Thursday, February 16, 2012

The Commitment EDGE

For the last several months I've been providing training to the Scouters in my ward. I was banking on the fact that as the 11YO Scouter, I had no authority, but perhaps Wood Badge would give me some credibility.  I've been met with some success, but more and more I think I'm just "that Scouter guy" who insists on going by the book.  (Guilty.)

In re-evaluating my techniques, I've found that I have neglected a couple of things.  One is the steps of Team-building (forming, storming, norming, performing) and I think we've been stuck at stage 1.25 for several months.  I need to do a better job of creating a team atmosphere. The other is that I've just been presenting information, and it likely seems I'm just nagging, teaching "what we're doing wrong" lessons.  I think I figured out the solution.

Today in the shower, for whatever reason, I remembered something I used to study and practice every day:  the Commitment Pattern. These simple steps are taught to every "callow youth" at all of the MTCs around the world as THE way to teach the Gospel in a way that not only presents information, but helps guide an individual in making his own decision as to what course of action he will follow.  The steps are:
  1. Preparar 
    • Establecer Relaciones de Confianza 
    • Ayuadar a personas a sentir y reconocer al EspĂ­ritu 
    • Presentar el mensaje 
    • Averiguar 
  2. Invitar 
  3. Verificar 
  4. Resolver Dudas 
Well, that's how I learned it, anyway ;). Simply put, these steps mean building a trusting relationship in which you can have meaningful discussions/interactions which can then result in an invitation to act on the information, all the while helping the individual(s) overcome personal reservations. This is not a linear procedure to follow, but rather a loose set of techniques: any step, or any number of them, can be in play at any time.  The key element, 1.2, recognizing the Spirit's influence, cannot be overstated enough.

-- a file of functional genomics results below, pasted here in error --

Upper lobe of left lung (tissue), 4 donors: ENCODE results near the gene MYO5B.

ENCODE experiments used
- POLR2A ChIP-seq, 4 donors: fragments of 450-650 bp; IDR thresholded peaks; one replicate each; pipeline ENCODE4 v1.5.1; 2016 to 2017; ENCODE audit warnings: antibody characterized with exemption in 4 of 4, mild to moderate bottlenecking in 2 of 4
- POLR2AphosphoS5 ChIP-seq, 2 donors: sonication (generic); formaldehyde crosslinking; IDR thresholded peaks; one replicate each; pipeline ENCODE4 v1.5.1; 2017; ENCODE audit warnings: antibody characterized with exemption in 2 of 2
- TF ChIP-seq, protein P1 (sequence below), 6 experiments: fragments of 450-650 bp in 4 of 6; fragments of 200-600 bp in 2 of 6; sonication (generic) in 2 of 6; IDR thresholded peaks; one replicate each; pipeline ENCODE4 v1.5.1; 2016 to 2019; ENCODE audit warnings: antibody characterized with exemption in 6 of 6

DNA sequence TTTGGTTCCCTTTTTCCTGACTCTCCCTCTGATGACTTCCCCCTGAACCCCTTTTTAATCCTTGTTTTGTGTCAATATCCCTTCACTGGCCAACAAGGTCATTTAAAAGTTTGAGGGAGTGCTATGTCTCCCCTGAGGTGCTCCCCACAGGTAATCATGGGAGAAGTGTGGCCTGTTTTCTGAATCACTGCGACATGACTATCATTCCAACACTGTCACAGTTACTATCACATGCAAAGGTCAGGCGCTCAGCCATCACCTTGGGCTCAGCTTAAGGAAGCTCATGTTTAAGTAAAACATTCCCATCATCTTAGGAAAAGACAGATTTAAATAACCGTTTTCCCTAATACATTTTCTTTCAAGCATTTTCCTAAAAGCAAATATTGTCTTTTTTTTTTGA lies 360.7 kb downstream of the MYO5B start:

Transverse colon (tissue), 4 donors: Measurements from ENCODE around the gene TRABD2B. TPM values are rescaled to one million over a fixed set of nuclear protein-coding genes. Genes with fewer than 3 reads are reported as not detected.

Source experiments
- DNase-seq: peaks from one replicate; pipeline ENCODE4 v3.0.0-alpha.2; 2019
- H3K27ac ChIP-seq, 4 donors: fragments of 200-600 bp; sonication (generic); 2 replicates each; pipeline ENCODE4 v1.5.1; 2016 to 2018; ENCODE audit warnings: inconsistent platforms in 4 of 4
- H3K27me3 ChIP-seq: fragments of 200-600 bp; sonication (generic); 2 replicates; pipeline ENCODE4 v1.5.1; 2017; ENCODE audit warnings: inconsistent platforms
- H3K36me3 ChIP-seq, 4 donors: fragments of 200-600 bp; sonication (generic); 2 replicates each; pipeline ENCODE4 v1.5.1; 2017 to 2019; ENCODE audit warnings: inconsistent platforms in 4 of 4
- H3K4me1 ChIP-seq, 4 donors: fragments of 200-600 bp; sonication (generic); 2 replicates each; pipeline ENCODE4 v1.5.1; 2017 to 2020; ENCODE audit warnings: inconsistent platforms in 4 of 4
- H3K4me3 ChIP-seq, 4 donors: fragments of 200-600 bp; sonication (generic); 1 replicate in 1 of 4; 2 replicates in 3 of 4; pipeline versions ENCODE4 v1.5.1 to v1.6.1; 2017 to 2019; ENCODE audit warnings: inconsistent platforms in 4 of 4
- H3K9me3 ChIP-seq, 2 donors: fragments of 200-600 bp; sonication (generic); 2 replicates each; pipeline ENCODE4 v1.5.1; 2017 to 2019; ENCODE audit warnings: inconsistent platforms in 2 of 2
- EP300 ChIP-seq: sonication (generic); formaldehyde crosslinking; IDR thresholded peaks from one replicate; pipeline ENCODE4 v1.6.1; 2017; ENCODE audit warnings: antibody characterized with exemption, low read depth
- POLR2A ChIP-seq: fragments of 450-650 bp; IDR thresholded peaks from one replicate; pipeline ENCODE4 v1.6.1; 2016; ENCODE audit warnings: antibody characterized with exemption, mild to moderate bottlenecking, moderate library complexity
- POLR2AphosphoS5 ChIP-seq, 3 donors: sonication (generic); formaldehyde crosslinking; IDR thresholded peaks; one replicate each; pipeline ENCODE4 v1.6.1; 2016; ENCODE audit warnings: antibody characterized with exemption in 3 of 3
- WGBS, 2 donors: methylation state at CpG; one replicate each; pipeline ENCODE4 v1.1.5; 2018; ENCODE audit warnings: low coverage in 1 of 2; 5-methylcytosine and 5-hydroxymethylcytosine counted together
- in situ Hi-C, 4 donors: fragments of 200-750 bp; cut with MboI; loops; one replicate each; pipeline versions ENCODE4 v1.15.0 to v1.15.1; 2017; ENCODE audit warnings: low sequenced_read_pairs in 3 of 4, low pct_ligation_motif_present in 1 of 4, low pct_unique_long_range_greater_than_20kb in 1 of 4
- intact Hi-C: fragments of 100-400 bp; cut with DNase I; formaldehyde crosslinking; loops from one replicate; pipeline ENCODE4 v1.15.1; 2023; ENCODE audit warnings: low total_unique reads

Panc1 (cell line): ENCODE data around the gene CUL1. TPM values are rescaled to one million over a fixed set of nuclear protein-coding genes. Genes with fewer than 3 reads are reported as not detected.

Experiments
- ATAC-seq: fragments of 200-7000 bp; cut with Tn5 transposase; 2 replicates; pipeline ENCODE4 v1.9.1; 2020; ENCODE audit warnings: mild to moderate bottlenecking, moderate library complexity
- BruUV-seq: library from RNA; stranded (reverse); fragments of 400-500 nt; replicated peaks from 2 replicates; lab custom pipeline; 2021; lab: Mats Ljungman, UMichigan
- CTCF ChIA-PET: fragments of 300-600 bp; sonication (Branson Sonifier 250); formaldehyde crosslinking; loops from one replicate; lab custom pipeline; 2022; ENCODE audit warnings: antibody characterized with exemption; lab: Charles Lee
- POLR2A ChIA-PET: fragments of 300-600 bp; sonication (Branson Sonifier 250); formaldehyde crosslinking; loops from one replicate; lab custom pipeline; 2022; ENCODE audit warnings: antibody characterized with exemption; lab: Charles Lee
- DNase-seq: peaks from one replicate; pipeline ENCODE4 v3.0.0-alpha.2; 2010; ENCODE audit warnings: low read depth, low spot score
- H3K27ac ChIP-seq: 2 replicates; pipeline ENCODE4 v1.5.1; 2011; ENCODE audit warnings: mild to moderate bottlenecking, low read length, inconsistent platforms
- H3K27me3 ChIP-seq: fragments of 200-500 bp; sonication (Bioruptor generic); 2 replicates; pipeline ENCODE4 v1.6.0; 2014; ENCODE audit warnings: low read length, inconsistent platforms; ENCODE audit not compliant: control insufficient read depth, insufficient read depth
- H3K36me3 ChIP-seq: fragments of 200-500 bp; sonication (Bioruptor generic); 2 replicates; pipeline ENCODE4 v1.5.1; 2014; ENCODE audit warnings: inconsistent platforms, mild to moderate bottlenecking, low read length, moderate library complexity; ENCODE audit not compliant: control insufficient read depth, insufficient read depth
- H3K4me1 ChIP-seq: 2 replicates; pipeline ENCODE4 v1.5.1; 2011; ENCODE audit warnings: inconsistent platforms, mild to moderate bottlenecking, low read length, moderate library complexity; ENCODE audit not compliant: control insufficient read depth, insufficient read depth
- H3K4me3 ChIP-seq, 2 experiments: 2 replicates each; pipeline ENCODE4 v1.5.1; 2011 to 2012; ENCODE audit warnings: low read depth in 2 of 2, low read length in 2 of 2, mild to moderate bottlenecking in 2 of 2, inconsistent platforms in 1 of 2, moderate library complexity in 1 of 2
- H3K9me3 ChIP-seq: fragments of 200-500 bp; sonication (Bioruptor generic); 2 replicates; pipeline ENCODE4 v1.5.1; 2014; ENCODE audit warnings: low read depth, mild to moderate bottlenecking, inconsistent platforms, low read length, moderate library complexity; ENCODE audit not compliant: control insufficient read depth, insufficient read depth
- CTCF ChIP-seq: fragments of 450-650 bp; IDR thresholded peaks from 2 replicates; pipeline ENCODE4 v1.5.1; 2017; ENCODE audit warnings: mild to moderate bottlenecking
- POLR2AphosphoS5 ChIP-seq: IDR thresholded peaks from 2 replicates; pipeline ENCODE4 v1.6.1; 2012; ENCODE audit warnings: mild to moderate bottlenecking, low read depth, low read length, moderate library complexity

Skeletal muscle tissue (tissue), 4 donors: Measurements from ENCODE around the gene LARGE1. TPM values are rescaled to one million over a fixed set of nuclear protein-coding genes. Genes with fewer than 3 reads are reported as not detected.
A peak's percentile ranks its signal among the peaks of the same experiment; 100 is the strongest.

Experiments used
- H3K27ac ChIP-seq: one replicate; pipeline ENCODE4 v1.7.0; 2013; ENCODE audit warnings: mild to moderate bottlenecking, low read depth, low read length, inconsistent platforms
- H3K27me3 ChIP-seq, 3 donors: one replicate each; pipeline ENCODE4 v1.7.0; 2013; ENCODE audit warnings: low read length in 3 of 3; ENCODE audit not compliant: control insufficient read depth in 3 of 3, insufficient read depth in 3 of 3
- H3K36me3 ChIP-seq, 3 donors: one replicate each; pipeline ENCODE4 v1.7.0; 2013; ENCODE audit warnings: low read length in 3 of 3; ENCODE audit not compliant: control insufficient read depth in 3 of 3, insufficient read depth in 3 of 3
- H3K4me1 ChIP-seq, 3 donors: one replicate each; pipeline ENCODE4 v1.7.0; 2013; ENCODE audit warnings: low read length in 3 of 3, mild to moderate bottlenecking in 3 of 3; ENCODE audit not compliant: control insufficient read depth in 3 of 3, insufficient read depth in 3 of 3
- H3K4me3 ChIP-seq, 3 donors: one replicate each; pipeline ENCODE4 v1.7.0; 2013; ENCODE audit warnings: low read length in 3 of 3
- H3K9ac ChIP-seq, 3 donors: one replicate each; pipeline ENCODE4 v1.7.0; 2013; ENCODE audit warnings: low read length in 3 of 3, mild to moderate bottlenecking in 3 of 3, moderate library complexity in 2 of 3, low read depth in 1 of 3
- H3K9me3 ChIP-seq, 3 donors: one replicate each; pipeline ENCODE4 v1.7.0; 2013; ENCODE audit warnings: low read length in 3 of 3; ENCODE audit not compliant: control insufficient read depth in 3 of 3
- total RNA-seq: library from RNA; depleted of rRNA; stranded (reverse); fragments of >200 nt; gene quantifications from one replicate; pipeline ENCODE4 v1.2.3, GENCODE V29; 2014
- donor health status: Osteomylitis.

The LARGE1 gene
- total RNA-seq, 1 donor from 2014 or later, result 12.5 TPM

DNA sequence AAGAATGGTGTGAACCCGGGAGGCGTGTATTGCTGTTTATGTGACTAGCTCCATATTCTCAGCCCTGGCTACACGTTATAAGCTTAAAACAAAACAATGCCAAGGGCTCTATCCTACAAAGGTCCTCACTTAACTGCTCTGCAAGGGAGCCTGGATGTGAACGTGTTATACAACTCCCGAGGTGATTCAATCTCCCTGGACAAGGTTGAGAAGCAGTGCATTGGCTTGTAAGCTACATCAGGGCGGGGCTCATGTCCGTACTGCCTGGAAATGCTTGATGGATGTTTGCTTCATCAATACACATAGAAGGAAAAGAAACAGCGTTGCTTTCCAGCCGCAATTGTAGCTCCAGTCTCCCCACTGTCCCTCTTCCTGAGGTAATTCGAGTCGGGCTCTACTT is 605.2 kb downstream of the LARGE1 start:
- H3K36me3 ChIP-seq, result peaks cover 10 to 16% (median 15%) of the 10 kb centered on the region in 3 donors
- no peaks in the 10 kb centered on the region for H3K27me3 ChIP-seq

Think of it: a pair of young men enter a home, create an atmosphere conducive to intimate communication, discuss unusual, possibly controversial, ideas, and have the effrontery to ask a family to change their lives forever based on that (starting small, of course). Good thing those boys (if they're gringos) earned the Communications Merit Badge! Now, add the EDGE technique to the mix: steps 1.3, 1.4, and 2, Present the message and Find out, are where the EDGE method can come into play:  Explain, Demonstrate, Guide and Enable (that's a fancy way of saying Invite!).  Missionaries use this technique all the time, without even knowing there's an acronym for it.  Here's a Scouting/Misionero comparison:

ExplainMaking a fire is an important skill...There's another book of Scripture
DemonstrateHere are some ways to build and control a fire...Joseph Smith Story
GuideLet's build a fire togetherRead key passages together
EnableWe're camping, go cook your food."Will you read The Book of Mormon, in particular the passages We've indicated?"

There's a fine line between following the Commitment Pattern and outright manipulation. If you're following the steps but neglecting the Spirit, or pushing an agenda rather than teaching and finding out what the individual thinks, that's manipulation.  If you're sincerely presenting the information, recognizing the Spirit's influence and inviting the individual to act in accordance with that influence, AND THEN RESPECTING HIS DECISION, that's the Lord's way.

Throughout the process, we're resolving concerns: "why do you feel that _____?" "It seems you have reservations about ____," "What are the obstacles holding you back?" "What can you do to resolve this?" "How can I help you in this process?" Without addressing those, there's no way to get to that step of making a commitment.  We are to act and not be acted upon, but we have to be given good reasons for making the choices (2 Nephi 2).

Now, this may be more applicable to training adult leaders than working with boys, as boys tend to enthusiastically adopt new ideas, but it works in both arenas. IF Scouting embodies correct principles, then it would follow that the Spirit would help "drive home" the message of Scouting done right. This should result in an invitation to do something about it. The key to that invitation is the direct, "Will You?" question: "Will you help empower the Troop/young men by focusing on xyz principle?" or some such. The benefit here is that those we're trying to influence already know how to recognize the Spirit's influence.  Done right, with the Spirit's confirmation, could any LDS Scout leader honestly say no?

Try using the "Commitment EDGE Pattern" as you help your boys accept responsibility, or while teaching recalcitrant "the-way-we've-always-done-it" types some new (to them) tricks.

Prepared. | For Life.™

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